Memories

It was hard to come to the Beartooth Ranch and not leave with a life time of memories.  Do you have one that you would like to share with me?  Click here to tell your story.

Hugh Stafford's Beartooth Ranch Memory Lane

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Colleen, a friend of mine who now has a summer home in Nye, saw your poster in the post office (I think) and sent me a copy.  Our family as a long history with the ranch that goes back to the 1920’s when my father, Bill Stafford, attended a boys camp there for a number of summers.  His parents visited too and grew so fond of the area that they bought a ranch in the area and move there in around 1936.  Dad worked the  ranch after college (1940) and moved his new bride there in 1943.  I came along in 1944 and we lived on the ranch until 1946 (or thereabouts), when my grandparents sold the ranch and we moved into Billings.  From there we ended up in Iowa where I am at the moment.   We vacationed at the ranch over the years with Jim and Ellen and I wrangled there part of one summer when I was in high school.  Our last visit was in the mid 1980’s.

So that is my story.  Tell me what drives your interest in the place.

Hugh Stafford

 

Bettendorf, Iowa

Just a few memories of mine:

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My parents started going to Beartooth Ranch before I was born, around 1960.  I have enough memories to write a book!  Some include: riding Pablet the donkey, sitting on Piney for stirrup fitting, chasing Rad around trying to be friends (with no luck!), falling in love with all the horses, learning to kick ass at fooseball in the lodge, trying to swim in the ice cold water of the Stillwater, becoming a wrangler at 13, riding the same trails week after week and loving every minute of it, waking up every morning smelling the sweet cottonwoods, pine and sage, hearing the distant roar of Woodbine Falls and the nearer roar of the Stillwater River, having french toast and bacon EVERY morning after saddling the horses, dipping the enamel cup in the creek and drinking that ice cold water after a long day in the saddle, eating Edith Hudson's Squaw Bread, being stalked by a mountain lion while taking the kids on a picnic ride, being chased early one morning by a young grizzly while looking for my horse on a shetland pony, purposely screwing up at square dancing just to make Ted Wahl mad, wrangling on one of the big old kids horses just to get bucked off, riding all the way to Carters Camp just for a Tombstone pizza, all day rides to Sioux Charlie, sneaking into the kitchen at night to steal brownies for Knobby the Blackfoot Indian wrangler who I idolized, getting my first horse Sundance, going back to school in Minnesota and crying for months because I was devastated to leave the ranch for 9 months.  I am so blessed to be able to live in Red Lodge, just a short drive to the Stillwater Valley.  At 54, I am still riding my horse on the same trails.  I take deep breaths and smell the pine, cottonwoods and sage and I am 16 again.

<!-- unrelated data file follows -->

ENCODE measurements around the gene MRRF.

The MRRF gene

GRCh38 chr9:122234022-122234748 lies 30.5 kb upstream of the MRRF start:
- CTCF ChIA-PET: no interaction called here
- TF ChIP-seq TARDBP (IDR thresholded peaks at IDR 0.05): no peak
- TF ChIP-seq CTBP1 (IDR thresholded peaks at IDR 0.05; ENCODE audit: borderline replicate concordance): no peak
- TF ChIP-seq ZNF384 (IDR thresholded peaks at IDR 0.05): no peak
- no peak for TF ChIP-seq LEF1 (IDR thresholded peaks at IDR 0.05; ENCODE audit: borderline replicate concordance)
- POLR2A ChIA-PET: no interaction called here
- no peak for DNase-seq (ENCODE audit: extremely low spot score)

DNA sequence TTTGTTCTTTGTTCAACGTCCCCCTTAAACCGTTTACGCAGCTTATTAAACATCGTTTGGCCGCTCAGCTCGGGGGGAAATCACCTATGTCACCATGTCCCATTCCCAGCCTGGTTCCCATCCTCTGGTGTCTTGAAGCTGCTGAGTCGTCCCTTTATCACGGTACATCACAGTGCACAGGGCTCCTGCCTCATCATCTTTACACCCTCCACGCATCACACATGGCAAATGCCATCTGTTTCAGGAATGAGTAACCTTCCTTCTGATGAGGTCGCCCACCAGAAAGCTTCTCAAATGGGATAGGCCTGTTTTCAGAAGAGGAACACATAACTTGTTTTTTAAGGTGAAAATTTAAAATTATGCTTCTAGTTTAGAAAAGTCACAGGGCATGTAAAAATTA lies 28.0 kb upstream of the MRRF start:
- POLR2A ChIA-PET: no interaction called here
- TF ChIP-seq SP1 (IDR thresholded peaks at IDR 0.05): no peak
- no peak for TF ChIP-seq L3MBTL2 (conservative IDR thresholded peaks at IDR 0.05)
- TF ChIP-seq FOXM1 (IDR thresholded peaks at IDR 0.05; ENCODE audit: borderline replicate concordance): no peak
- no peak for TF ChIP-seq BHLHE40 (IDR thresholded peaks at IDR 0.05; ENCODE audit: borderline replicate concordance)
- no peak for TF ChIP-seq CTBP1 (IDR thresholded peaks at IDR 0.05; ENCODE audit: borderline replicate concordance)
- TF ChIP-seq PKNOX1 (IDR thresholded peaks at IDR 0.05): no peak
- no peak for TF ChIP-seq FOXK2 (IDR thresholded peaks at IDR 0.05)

Memories from Joan E. (Herronen) Johnston